Because they share the same lineage of being fermented liquids, it’s easy to assume that the starters of vinegar and kombucha are identical — but that’s not quite true. In simple terms, kombucha starters are just like vinegar mothers, but with the addition of yeast. Kombucha starter is referred to as a scoby, explains Revolution Fermentation, and actually ferments in sweet tea rather than an alcoholic beverage like wine or cider. Because there is no alcohol in the initial liquid, kombucha scoby has one additional responsibility as compared to vinegar mother: Its bacteria and yeast must first ferment the tea’s sugar into alcohol.

After that step, the process is similar to vinegar production — alcohol being fermented into acetic acid. The mother is only capable of creating vinegar, but lacks the yeast necessary for kombucha, while a scoby has everything it needs to make both. That’s why, if left to develop long enough, the sweet tea scoby could ferment past the point of being kombucha, to the point of being vinegar.

What does mother of vinegar taste like?

Vinegar mother

We know what you’re probably thinking. Surely, there’s no way people actually fish that slimy goo out of their vinegar and slurp it up, right? Actually, vinegar mother is somewhat of a probiotic powerhouse (via Holland & Barrett) and, for that reason, people do often consume the vinegar mother. That doesn’t necessarily mean taking a fork and knife to that puck of cellulose, though — rather, it usually means that the mother is included when cooking or consuming the unfiltered vinegar.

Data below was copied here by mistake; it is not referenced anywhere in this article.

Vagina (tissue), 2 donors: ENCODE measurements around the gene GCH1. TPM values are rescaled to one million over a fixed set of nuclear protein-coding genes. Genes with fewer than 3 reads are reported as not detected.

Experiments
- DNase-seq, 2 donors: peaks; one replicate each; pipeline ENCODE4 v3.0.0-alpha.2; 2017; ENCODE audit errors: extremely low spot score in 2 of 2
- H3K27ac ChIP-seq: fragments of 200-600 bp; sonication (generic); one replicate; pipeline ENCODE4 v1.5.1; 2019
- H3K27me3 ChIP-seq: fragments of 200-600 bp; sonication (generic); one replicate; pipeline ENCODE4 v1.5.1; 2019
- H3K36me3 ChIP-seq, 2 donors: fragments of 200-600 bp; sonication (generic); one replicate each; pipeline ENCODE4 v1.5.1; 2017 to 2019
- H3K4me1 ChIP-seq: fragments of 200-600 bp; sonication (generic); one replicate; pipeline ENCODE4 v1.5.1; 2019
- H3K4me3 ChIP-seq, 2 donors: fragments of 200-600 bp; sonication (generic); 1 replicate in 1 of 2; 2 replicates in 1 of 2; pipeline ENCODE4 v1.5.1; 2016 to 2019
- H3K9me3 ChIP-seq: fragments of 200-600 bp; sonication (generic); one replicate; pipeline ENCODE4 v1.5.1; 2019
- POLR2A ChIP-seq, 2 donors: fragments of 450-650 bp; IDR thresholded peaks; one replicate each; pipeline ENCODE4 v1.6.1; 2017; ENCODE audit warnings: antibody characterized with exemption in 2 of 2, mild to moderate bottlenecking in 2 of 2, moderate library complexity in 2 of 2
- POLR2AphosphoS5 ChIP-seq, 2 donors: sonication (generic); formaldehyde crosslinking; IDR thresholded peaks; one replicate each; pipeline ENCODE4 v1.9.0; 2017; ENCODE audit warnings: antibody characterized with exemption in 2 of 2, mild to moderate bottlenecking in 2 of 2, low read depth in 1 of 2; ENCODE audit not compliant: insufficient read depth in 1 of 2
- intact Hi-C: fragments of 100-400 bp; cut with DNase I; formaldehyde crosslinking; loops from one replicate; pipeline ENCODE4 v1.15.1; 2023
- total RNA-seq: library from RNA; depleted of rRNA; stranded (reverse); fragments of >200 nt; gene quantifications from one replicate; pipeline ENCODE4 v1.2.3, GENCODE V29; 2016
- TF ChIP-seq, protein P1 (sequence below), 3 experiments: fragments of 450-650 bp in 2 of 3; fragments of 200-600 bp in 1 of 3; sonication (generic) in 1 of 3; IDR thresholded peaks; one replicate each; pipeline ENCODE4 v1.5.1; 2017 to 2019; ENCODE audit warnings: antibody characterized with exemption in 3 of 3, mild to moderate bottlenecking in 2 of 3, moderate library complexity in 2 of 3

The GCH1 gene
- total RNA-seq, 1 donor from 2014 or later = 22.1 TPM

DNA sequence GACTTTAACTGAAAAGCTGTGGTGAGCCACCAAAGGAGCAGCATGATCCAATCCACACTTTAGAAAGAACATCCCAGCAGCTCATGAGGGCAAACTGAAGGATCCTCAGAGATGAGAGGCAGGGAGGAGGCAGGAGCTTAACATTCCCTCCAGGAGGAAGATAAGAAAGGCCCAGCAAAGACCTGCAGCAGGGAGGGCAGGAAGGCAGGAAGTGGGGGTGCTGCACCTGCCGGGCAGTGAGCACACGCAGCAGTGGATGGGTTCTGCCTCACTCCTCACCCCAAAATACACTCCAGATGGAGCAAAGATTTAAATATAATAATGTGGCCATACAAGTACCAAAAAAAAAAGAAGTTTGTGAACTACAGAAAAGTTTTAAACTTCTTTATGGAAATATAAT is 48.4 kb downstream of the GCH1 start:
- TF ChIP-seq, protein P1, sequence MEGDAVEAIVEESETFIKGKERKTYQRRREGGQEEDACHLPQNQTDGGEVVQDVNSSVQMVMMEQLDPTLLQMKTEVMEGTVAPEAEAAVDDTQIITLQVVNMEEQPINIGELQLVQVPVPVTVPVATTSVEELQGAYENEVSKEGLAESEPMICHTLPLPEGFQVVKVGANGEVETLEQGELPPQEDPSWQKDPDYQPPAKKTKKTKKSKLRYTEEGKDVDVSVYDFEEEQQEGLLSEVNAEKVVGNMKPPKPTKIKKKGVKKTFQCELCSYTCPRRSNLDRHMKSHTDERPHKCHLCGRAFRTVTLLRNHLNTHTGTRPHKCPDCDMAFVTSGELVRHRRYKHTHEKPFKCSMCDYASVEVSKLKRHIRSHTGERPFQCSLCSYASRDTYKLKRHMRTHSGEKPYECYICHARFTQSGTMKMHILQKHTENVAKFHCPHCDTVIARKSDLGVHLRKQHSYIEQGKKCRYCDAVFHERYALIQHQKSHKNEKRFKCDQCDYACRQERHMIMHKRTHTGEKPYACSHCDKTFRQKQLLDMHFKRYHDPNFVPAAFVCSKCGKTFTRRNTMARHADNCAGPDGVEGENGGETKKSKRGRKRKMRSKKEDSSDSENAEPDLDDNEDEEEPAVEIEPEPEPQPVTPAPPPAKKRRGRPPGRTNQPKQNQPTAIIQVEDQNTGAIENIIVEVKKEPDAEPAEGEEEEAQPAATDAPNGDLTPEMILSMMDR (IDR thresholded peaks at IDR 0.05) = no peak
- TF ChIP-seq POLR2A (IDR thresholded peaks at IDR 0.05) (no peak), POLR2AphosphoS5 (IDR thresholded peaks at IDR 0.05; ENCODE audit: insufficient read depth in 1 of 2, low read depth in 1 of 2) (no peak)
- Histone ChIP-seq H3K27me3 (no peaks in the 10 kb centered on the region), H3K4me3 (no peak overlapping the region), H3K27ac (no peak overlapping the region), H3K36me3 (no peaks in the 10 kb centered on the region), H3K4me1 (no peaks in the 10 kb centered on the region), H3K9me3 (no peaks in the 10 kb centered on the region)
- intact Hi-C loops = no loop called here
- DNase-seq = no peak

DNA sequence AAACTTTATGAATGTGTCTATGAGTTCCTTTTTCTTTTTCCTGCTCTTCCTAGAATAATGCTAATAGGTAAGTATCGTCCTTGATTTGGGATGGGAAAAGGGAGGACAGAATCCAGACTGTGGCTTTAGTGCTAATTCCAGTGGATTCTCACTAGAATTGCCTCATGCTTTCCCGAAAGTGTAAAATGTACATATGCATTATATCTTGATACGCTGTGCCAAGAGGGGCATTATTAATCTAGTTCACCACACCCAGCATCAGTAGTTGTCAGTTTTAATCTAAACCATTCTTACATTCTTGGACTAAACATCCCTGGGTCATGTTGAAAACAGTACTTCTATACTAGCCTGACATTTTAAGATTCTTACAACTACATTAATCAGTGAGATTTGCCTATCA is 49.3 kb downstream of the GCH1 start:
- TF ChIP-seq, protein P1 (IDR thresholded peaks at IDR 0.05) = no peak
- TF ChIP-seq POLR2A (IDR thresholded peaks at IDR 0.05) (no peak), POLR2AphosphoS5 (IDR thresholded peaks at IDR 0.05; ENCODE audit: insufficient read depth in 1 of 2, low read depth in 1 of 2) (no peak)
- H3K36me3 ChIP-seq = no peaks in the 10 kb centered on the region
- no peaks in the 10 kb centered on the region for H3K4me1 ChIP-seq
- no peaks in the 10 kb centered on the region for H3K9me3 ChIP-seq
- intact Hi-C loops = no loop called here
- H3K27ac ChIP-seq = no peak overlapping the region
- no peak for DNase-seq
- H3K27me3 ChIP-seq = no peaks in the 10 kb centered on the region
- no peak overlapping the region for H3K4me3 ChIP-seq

In this case, the wisps or sediments are settled at the bottom of the bottle after a long period of rest, and instead of filtering or spooning out the solids, you just give the bottle a shake and use the vinegar — mother and all. But for anyone compelled to take a chomp out of the mothership itself (get it?), the World Wine Database says that the gelatinous solid is entirely safe to eat, as long as you don’t mind the trademark sour taste of vinegar to be multiplied tenfold.